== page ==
Pursuing online safety, or undermining digital rights?

As part of its latest assault on the right of Australian Citizens to privately access a free and open Internet, the Online Safety Bill 2021 was recently passed by both houses of government.

This lengthy Bill grants extraordinarily broad powers to a so-called “E-Safety Commissioner”, with no statutory limits, in a short-sighted attempt to improve the safety of Australians online. Their rulings are not subject to appeal, and purport to extend across the entire world, regardless of jurisdiction or international borders. They grant the Commissioner near-unlimited power to censor the Internet, and compel assistance from all individuals, internet service providers, hosting services, social media platforms and communications services to facilitate investigations, without any regard for the security of these services or the privacy rights of individuals.

To make matters worse, the Bill is in no way limited to the more laudable objectives of preventing distribution of material that is harmful in its creation or violates users’ privacy (such as child pornography or non-consensual sharing of private intimate video), and instead seeks to apply sweeping restrictions to the entire internet. The Commissioner is empowered to censor or restrict access to any kind of adult content, prevent ordinary people from sharing videos of violent confrontations, intervene in online verbal disputes between school children or Australian adults, construct mandatory industry standards without parliamentary oversight, and indeed “do anything incidental to or conducive to” any of their other goals… all at their sole discretion.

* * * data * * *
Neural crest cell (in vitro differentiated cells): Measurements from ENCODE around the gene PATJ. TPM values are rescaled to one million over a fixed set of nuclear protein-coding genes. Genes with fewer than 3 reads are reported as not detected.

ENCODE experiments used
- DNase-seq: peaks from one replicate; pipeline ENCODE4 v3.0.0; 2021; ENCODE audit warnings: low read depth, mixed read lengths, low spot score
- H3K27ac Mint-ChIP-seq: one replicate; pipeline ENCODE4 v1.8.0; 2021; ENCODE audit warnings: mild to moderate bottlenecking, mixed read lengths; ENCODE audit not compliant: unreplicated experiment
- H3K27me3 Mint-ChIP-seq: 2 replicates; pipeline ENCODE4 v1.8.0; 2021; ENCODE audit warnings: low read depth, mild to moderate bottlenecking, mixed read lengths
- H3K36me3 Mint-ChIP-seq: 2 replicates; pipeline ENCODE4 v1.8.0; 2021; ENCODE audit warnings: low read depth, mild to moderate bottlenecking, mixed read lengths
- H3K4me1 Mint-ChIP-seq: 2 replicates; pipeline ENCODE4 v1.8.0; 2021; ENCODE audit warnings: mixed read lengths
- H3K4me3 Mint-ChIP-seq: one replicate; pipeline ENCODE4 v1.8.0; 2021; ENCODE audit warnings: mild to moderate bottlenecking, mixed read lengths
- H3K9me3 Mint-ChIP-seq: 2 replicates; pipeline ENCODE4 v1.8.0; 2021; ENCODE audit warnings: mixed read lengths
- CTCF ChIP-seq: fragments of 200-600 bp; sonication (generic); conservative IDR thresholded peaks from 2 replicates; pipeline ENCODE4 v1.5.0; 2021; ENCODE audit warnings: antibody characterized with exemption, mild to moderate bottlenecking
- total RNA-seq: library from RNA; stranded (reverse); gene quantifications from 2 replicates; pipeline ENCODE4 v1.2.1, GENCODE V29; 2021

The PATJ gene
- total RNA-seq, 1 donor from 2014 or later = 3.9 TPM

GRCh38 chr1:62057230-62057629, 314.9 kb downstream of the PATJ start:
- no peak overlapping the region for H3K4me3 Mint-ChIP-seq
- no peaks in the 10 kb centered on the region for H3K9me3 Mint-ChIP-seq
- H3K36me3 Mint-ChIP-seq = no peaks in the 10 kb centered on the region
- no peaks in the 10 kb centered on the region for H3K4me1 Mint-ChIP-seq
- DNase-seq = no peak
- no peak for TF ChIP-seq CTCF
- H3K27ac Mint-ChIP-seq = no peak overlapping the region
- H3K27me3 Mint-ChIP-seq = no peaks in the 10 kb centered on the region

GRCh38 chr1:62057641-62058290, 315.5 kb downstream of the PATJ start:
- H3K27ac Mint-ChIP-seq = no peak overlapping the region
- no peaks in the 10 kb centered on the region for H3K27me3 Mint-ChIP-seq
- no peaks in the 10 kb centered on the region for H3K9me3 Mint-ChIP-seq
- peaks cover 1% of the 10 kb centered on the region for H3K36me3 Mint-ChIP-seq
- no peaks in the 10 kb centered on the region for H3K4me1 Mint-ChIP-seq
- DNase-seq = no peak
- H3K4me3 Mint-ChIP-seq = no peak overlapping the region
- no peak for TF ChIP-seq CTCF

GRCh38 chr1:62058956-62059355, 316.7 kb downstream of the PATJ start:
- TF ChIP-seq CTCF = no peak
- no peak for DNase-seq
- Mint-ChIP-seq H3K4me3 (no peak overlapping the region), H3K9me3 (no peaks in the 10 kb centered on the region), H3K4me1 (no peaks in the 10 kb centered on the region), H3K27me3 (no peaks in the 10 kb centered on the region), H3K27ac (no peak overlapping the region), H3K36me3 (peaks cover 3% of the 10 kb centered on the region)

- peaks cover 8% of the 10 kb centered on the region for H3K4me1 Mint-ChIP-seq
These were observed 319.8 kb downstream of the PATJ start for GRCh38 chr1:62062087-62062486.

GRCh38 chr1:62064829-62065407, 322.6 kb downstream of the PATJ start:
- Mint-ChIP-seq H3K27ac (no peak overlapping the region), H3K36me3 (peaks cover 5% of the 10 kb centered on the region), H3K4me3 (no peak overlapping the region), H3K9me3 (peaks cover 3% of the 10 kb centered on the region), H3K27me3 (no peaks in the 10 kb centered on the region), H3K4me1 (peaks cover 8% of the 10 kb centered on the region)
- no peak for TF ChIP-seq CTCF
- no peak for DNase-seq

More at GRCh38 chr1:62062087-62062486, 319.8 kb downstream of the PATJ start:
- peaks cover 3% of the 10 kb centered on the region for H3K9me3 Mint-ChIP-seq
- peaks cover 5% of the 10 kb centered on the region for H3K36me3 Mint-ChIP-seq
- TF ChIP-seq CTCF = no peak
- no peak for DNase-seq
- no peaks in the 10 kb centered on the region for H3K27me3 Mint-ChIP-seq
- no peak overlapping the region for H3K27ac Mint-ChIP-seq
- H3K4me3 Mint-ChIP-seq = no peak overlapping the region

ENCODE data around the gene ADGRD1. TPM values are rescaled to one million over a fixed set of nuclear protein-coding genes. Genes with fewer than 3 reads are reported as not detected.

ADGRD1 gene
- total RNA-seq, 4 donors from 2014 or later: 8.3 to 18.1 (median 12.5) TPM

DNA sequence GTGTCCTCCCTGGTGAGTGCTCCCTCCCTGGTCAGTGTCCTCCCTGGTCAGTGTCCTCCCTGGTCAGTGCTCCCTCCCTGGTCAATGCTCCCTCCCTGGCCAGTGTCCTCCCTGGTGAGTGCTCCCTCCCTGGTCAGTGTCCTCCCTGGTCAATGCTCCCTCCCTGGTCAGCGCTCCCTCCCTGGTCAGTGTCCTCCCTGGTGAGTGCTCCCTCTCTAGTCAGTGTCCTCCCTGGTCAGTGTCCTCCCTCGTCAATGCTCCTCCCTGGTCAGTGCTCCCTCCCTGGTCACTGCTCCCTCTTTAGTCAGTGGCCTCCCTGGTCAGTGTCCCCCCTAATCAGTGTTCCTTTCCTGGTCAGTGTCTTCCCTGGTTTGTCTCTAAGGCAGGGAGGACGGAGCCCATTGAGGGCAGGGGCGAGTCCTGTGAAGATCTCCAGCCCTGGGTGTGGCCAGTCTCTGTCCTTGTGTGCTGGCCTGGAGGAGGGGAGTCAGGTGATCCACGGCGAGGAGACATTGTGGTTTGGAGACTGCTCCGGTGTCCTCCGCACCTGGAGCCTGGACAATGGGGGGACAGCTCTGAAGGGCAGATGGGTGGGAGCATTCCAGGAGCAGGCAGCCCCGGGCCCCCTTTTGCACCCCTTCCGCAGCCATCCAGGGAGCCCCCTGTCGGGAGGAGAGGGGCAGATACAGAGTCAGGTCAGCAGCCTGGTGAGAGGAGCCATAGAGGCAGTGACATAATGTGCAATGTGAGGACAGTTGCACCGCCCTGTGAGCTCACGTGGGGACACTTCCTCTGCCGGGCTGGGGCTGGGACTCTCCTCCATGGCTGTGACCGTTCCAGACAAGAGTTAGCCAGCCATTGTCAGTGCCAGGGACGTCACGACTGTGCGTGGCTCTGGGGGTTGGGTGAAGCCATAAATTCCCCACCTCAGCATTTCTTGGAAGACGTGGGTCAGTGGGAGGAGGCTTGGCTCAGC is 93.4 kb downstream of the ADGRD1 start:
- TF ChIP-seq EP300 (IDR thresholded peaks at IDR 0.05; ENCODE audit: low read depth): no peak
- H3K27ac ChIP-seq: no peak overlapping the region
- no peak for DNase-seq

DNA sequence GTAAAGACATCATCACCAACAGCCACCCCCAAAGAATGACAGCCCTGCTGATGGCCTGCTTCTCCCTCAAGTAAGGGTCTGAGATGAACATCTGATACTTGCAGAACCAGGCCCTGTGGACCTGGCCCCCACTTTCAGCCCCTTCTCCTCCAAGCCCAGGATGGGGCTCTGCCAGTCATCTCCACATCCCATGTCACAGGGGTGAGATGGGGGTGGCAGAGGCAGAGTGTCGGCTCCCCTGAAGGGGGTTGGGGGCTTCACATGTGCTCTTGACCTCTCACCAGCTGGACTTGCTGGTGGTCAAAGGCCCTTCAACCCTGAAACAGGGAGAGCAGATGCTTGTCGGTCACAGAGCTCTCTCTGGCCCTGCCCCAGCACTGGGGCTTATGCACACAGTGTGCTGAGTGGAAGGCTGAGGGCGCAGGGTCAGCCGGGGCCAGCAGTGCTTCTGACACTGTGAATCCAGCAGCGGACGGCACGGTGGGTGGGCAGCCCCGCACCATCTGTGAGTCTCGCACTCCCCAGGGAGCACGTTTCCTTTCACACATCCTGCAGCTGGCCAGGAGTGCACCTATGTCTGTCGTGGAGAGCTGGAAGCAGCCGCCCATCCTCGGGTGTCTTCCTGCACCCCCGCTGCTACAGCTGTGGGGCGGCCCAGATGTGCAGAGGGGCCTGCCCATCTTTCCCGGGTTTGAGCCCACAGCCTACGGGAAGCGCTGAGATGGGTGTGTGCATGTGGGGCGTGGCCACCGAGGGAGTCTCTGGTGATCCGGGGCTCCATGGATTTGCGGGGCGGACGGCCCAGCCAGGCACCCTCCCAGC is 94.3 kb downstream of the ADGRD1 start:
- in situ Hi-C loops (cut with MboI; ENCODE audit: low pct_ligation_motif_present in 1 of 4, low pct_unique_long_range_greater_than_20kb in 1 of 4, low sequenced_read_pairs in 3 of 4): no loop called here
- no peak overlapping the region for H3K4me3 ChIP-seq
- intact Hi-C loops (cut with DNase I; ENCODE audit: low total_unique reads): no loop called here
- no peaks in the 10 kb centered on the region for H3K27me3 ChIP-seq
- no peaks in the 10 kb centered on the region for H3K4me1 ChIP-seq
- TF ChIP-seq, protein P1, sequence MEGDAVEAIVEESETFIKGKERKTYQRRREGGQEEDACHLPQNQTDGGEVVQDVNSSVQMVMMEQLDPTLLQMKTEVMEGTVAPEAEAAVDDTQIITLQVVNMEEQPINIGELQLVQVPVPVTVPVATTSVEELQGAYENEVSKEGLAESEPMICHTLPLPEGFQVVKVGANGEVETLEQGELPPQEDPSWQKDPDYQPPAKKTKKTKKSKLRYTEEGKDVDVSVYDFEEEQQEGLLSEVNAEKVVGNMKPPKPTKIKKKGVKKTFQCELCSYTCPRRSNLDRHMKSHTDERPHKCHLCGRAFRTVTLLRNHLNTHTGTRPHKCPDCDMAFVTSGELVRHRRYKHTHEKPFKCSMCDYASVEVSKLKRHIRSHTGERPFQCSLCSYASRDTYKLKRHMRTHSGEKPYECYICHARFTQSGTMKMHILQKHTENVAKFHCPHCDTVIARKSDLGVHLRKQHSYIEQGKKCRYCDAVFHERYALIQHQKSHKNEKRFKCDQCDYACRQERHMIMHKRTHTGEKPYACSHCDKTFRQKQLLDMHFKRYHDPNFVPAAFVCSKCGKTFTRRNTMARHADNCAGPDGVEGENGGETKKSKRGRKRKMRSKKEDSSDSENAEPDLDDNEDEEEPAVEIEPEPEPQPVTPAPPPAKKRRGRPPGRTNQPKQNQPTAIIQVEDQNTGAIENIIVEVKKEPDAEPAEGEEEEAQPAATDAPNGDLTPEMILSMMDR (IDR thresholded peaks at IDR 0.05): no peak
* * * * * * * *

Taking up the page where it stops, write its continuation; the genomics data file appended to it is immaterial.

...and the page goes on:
While child pornography and similarly abhorrent material have no place in civilised society, these matters should be handled by Police under judicial oversight and limitation, not by an unaccountable and despotic government-appointed bureaucrat. These laws do not create a “safe” internet for anybody but the government. They harm activists, they harm whistleblowers, they harm sex workers, they harm civilian journalists, they harm free speech, they harm privacy, they harm security, and they harm every single Australian who uses the internet. But for Labour, the Coalition, and the new E-Safety Commissioner, it seems the ends truly do justify the means.

The Pirate Party agrees with Digital Rights Watch that this is an application of moral panic to online spaces. We reiterate their calls for a sunset clause, better safeguards against abuse, and that there is no undermining of encryption.

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